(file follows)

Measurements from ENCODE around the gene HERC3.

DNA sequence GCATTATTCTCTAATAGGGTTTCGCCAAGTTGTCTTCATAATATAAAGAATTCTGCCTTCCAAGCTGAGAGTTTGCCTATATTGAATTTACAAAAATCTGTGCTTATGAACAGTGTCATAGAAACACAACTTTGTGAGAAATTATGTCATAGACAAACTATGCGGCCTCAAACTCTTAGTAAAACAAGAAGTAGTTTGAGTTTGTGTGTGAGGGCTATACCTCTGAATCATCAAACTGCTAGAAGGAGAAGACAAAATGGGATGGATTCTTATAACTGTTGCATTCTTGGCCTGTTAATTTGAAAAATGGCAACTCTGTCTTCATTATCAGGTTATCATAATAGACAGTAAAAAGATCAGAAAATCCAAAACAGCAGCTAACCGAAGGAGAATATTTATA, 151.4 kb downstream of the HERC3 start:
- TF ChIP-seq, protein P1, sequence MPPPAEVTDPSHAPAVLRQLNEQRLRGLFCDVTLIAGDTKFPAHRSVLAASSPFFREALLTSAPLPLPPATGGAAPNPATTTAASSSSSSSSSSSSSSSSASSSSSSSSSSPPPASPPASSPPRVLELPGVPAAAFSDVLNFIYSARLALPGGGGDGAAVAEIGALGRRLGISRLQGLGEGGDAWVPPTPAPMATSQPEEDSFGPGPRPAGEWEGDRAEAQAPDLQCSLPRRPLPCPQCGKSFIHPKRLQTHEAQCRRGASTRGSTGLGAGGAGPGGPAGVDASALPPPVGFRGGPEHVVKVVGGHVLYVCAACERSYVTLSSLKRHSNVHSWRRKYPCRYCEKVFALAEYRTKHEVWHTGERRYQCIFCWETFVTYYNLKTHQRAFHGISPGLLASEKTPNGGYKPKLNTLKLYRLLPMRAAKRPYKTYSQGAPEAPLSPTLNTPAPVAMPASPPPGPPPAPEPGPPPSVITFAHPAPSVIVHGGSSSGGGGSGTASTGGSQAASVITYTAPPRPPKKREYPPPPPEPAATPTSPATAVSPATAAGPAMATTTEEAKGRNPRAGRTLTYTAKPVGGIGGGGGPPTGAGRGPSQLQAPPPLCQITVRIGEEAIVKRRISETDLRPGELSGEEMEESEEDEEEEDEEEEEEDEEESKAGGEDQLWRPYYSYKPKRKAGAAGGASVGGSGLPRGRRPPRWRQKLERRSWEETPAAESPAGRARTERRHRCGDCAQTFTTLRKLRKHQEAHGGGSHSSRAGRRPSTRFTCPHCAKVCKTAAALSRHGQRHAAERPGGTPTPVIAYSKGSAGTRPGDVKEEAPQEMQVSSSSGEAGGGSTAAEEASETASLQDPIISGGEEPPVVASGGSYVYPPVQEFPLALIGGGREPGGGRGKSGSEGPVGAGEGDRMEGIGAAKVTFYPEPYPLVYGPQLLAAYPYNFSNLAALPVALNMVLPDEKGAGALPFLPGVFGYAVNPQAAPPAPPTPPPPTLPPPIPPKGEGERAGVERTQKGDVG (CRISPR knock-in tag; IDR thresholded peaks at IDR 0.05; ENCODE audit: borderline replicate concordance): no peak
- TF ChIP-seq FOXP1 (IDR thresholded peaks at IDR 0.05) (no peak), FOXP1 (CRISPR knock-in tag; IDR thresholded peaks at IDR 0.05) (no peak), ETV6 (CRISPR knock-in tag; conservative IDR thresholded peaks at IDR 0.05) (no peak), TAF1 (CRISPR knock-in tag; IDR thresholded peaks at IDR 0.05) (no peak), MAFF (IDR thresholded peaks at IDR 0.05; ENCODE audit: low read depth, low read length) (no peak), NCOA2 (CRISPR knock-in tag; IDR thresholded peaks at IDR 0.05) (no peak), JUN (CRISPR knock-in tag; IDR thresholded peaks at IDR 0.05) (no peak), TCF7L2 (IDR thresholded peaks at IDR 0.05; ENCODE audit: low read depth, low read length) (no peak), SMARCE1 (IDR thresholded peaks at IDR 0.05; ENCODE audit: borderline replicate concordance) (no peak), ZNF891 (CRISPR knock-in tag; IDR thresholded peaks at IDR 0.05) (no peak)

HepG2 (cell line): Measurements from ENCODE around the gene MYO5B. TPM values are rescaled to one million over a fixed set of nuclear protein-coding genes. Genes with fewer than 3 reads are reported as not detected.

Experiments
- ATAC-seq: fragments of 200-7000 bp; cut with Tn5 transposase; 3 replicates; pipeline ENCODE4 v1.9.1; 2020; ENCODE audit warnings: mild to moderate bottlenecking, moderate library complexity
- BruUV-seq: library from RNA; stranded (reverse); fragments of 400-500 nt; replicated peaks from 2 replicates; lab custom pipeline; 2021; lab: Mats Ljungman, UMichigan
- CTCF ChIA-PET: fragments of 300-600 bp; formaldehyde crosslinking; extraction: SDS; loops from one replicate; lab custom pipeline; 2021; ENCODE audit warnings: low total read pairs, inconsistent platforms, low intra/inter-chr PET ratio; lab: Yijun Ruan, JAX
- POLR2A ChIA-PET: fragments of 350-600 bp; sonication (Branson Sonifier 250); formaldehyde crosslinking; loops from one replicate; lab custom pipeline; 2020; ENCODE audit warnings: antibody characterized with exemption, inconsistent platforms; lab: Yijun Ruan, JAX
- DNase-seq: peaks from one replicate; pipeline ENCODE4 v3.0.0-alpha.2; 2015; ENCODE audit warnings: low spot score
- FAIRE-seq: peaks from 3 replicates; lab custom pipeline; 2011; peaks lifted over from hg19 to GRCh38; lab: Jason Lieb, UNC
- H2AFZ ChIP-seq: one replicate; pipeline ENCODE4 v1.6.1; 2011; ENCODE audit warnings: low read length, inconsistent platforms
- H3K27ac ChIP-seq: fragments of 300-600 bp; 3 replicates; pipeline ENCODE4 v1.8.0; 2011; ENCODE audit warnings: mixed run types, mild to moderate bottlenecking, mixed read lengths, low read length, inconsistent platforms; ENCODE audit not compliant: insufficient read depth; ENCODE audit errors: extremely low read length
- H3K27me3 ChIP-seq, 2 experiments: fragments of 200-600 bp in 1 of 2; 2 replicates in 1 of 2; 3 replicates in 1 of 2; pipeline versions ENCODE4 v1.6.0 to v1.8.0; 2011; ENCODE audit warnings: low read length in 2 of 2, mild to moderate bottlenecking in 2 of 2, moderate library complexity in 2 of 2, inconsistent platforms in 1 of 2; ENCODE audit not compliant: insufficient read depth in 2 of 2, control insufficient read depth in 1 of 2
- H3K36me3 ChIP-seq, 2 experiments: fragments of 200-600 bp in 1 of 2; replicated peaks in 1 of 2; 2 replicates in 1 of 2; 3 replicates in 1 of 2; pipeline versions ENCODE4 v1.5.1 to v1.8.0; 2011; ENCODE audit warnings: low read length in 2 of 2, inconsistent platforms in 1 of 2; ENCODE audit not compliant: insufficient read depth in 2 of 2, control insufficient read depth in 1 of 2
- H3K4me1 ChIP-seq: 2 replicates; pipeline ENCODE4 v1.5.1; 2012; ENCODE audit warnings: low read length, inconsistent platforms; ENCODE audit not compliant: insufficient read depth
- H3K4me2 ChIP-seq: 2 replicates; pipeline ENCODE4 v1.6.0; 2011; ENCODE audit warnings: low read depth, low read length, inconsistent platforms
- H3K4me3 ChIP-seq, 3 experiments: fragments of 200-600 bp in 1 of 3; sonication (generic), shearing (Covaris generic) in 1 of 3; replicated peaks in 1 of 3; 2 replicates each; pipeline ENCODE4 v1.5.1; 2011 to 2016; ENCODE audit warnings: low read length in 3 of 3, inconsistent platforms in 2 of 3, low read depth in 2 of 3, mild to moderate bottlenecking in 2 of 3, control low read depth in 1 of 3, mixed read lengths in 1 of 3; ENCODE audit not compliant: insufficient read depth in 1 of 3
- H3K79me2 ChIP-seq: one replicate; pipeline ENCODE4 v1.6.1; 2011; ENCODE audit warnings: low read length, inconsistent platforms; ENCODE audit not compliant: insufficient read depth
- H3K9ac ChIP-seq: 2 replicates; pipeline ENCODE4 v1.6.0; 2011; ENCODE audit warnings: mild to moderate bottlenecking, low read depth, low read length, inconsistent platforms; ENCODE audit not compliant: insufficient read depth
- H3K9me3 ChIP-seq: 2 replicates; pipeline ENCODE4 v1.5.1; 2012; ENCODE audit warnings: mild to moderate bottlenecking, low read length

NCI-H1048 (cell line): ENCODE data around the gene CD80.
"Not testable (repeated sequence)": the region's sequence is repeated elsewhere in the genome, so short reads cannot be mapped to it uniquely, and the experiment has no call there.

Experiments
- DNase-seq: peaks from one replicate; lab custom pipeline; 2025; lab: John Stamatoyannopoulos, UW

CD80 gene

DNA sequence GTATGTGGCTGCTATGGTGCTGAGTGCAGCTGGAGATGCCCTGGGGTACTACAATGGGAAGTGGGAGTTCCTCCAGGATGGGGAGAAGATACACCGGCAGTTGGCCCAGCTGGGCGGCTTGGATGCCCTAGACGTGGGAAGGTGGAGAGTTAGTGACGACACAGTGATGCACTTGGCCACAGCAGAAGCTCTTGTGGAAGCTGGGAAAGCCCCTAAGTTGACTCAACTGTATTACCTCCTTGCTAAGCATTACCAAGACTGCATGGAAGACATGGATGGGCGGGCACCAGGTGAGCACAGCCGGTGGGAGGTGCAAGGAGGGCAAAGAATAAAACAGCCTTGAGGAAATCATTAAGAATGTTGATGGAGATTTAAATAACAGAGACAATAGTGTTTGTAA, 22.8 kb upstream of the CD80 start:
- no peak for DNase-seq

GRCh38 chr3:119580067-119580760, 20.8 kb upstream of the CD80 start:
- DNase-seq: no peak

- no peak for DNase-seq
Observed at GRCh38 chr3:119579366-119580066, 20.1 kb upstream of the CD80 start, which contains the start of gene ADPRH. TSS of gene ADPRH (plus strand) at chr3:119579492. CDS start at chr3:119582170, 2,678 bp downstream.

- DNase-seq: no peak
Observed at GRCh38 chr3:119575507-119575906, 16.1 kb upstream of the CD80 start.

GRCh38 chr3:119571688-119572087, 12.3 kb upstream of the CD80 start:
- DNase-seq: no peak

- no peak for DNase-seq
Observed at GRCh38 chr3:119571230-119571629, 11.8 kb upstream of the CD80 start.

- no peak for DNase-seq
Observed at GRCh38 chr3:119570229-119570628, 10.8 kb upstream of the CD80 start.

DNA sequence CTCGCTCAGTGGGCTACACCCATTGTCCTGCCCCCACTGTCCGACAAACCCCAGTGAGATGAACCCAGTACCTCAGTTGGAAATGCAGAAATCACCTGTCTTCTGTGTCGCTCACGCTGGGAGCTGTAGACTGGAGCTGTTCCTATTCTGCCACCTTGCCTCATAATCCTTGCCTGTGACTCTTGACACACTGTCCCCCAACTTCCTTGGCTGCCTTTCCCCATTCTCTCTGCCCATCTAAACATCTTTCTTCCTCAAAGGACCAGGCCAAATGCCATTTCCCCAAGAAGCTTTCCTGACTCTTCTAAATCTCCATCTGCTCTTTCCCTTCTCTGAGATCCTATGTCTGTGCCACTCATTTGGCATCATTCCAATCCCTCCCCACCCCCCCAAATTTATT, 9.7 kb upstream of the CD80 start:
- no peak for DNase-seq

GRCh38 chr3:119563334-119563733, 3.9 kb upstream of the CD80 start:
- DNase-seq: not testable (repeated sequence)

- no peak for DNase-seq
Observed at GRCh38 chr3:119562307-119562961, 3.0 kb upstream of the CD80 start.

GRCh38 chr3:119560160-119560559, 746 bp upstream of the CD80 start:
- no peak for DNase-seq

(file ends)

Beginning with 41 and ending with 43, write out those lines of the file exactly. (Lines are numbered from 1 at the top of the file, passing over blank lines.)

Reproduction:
Observed at GRCh38 chr3:119570229-119570628, 10.8 kb upstream of the CD80 start.

DNA sequence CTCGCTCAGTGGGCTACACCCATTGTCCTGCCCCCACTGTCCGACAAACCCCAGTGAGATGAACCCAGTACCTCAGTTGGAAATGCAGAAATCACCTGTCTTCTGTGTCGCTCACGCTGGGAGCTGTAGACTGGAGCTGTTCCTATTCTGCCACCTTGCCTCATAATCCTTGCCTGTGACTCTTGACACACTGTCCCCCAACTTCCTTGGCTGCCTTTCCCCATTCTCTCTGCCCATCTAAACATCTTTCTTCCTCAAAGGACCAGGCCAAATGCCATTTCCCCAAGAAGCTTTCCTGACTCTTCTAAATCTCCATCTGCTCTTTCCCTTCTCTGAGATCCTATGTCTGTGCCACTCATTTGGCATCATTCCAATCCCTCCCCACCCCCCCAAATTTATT, 9.7 kb upstream of the CD80 start:
- no peak for DNase-seq